However, there is insufficient evidence on this record that petitioner remains a threat to district employees or property such that further extension of the order is justified.  While respondent alleges that petitioner has subsequently engaged in crude or insensitive speech via social media and email, it does not allege that he has continued to engage in physical or verbal harassment comparable to the acts that gave rise to the Title IX decision.  Additionally, respondent has not explained one of the more serious allegations—that petitioner published information regarding the superintendent’s children’s education status—in any level of detail.  Therefore, on this record, I cannot uphold an extension of the prohibition on petitioner’s access to district property.

Similarly, respondent’s “no-contact” order cannot be maintained at this juncture.  In February 2019, petitioner was directed to refrain from communicating with the superintendent and the employee “in their capacit[ies] as employees of the [d]istrict.”[3]  It further prohibited him from engaging in “retaliation”—the label respondent has attached to all petitioner’s subsequent communications regardless of their form, intended audience, or content.

Respondent appears to be using the “no-contact” order to shield itself from petitioner’s speech, even where such speech may be protected by the First Amendment (Tinker v Des Moines Ind. Community School Dist., 393 US 503, 509 [1969] [for “school officials to justify prohibition of a particular expression of opinion, it must be able to show that its action was caused by something more than a mere desire to avoid … discomfort and unpleasantness ….”]).  For example, petitioner’s alleged complaints and threat to file a lawsuit regarding school reopening are likely protected by the First Amendment (see McBreairty v School Bd. of RSU 22, ___ F Supp 3d ___, 2022 WL 2835458, at *8 [D Me July 20, 2022] [“While (a member of the public’s) behavior might be … insolent or cheeky …, it is also expression that would likely be protected by the First Amendment”]; Sprau v Coughlin, 997 F Supp 390, 393 [WD NY 1998] [inmate’s threat to file a complaint constituted protected speech for purposes of a First Amendment retaliation claim]; see generally Marshall v Amuso, 571 F Supp 3d 412, 426 [ED Pa 2021]).  Under these circumstances, I find that a total prohibition on communication with the superintendent—the chief executive officer of the school district (Education Law §§ 1711 [2] [a]; 2507) and a school officer (Education Law § 2 [13])—to be inconsistent with the First Amendment.[4]  Thus, respondent’s extension of the “no-contact” order must be annulled.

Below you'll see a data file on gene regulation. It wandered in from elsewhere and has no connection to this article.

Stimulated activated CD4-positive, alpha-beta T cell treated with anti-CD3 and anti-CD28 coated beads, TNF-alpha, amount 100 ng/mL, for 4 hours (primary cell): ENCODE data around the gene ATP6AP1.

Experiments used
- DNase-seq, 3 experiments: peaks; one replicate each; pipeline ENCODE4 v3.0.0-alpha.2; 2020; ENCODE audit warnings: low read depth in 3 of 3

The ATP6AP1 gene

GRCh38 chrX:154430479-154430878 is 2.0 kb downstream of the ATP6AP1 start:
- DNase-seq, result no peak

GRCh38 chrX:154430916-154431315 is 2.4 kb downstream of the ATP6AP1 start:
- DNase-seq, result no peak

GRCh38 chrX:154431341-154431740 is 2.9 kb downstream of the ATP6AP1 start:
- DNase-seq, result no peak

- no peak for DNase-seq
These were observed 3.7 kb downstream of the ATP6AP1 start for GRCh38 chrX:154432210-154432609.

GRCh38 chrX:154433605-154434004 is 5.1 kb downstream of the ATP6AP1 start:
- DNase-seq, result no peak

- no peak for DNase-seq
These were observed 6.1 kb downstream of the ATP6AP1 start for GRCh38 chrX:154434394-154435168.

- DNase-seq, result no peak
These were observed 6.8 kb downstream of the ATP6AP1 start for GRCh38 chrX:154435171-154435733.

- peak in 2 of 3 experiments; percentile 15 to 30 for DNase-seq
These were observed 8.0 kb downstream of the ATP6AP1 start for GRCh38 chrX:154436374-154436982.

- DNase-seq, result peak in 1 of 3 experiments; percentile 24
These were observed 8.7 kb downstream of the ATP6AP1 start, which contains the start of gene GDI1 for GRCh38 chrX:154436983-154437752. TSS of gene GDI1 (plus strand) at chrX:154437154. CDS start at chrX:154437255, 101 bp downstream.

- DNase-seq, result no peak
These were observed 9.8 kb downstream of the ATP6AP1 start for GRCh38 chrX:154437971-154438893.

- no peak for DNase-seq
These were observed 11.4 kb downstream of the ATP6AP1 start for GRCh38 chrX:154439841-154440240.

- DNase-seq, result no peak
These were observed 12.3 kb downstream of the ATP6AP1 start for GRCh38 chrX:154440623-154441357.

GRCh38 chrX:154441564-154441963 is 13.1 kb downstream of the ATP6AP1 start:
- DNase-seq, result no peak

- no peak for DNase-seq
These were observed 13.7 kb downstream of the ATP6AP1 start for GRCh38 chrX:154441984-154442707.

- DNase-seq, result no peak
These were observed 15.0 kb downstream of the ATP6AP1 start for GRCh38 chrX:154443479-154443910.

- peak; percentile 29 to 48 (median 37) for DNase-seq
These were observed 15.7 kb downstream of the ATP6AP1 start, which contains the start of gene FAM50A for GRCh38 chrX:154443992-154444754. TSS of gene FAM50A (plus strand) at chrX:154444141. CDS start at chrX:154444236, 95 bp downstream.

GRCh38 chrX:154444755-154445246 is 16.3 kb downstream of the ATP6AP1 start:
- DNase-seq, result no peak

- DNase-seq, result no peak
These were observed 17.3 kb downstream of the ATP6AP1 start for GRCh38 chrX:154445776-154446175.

This decision should not be construed as license for petitioner to harass district officers or employees.  Should petitioner engage in threatening or abusive conduct, respondent may take all measures necessary to protect its members, school officials, school employees, and the public.  In that respect, respondent retains the ability to impose reasonable time, place, and manner restrictions on petitioner’s communications and the conditions under which it permits public participation at board meetings.


IT IS ORDERED that, as of the date of this decision, the conditions imposed upon petitioner in respondent’s June 22, 2021 determination are annulled.



[1] It appears that petitioner campaigned as a write-in candidate for an open position on the board in spring 2021.  Petitioner eventually withdrew his candidacy.


[2] Respondent also alleges that petitioner shouted, during a July 2021 board meeting, “[o]nce I am done destroying [the superintendent], you’re next!”  This allegedly occurred after respondent extended petitioner’s ban.


[3] Petitioner asserts that the no-contact order is only applicable to the superintendent, as the employee no longer works for respondent.  Respondent does not admit or deny the allegation in its answer.

[4] See above footnote.